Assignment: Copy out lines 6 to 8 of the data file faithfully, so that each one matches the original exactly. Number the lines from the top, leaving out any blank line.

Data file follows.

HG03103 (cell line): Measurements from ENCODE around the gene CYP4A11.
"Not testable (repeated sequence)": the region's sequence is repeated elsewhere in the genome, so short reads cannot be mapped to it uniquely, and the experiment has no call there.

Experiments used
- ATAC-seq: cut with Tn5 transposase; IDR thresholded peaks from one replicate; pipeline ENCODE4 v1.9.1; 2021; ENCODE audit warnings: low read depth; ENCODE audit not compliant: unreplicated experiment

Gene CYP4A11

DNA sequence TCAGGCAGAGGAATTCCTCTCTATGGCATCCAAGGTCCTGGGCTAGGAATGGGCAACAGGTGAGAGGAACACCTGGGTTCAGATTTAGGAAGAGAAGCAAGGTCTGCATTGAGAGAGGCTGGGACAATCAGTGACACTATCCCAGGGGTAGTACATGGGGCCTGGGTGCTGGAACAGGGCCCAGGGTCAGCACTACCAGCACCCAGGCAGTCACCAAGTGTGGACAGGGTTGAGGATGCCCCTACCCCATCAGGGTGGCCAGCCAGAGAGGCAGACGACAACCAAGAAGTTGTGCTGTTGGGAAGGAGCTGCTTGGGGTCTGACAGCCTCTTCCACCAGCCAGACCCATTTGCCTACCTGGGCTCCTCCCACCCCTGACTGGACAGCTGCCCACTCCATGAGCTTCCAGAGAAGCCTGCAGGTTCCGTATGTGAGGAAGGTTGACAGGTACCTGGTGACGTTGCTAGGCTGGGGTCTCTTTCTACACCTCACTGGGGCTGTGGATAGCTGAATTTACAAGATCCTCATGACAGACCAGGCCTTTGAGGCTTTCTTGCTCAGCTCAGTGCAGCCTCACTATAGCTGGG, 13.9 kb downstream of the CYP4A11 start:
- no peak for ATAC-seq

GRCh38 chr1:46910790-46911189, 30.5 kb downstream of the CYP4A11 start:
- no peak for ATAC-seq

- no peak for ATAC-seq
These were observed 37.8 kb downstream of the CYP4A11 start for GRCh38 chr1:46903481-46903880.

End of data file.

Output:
DNA sequence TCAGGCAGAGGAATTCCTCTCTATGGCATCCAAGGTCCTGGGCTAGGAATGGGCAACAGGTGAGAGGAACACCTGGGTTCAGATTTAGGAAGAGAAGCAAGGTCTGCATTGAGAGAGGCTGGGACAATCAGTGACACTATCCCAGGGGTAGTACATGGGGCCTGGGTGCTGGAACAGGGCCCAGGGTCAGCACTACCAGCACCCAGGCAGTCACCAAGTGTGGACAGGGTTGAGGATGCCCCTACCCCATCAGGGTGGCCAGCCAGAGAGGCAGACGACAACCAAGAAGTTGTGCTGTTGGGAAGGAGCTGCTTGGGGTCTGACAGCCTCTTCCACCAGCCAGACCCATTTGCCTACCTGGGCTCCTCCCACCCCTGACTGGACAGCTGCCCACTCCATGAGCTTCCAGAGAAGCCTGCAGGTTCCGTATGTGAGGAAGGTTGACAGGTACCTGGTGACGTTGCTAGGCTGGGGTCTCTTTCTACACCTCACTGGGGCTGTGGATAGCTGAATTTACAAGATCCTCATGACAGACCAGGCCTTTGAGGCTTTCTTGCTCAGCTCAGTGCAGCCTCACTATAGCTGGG, 13.9 kb downstream of the CYP4A11 start:
- no peak for ATAC-seq

GRCh38 chr1:46910790-46911189, 30.5 kb downstream of the CYP4A11 start: